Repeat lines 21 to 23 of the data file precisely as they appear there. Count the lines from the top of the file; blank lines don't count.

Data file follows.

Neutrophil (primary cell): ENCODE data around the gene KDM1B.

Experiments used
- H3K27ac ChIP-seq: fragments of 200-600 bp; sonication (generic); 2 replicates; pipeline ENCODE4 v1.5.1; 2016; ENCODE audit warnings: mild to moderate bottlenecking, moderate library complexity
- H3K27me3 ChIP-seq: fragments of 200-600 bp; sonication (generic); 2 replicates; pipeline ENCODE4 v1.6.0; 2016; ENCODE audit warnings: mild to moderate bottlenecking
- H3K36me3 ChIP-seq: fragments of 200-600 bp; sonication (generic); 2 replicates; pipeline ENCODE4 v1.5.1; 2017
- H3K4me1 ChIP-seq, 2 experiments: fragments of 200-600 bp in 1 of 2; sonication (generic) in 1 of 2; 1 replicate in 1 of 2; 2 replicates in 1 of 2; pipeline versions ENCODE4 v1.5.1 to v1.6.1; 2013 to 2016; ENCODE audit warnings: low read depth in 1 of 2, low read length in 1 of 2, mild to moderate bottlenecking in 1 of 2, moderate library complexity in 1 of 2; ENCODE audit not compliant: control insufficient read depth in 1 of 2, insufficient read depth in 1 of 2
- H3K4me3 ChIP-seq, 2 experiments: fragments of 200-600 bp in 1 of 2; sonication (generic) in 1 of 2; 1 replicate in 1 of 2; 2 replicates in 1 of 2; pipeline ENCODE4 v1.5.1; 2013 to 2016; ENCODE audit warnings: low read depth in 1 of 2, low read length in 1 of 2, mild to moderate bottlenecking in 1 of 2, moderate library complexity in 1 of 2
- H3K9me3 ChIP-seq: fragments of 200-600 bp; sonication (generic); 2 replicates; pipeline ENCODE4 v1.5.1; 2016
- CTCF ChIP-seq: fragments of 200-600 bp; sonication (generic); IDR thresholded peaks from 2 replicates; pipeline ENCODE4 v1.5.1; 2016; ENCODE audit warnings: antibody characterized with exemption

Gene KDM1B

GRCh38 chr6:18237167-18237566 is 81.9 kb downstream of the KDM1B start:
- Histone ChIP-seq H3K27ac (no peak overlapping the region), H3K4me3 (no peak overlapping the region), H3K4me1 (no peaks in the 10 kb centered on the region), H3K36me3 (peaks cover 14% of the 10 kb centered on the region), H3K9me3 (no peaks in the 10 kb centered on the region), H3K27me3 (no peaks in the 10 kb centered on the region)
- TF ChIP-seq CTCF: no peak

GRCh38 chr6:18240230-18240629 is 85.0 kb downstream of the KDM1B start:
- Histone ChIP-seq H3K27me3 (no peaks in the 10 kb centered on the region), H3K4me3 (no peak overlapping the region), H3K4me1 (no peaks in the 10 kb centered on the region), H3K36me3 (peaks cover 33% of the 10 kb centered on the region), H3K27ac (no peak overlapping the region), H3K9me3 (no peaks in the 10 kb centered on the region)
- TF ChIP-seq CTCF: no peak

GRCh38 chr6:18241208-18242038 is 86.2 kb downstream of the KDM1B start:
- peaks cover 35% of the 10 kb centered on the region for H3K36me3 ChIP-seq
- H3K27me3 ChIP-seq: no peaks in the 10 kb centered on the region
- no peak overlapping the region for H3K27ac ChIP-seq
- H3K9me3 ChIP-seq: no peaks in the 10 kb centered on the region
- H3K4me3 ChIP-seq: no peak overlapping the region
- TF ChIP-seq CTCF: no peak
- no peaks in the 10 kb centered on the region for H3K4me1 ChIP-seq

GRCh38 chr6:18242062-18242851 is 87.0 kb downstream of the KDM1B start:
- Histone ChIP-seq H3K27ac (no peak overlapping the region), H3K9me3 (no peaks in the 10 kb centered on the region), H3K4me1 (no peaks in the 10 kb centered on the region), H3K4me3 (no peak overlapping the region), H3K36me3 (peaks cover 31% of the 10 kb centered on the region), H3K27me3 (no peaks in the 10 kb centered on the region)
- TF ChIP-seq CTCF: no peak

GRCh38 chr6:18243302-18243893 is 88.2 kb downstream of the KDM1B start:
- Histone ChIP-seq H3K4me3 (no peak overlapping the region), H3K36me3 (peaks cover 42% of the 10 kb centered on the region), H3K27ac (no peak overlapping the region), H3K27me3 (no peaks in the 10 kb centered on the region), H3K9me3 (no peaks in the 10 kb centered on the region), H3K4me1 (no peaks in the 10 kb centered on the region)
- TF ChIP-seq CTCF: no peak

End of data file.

- H3K9me3 ChIP-seq: no peaks in the 10 kb centered on the region
- H3K4me3 ChIP-seq: no peak overlapping the region
- TF ChIP-seq CTCF: no peak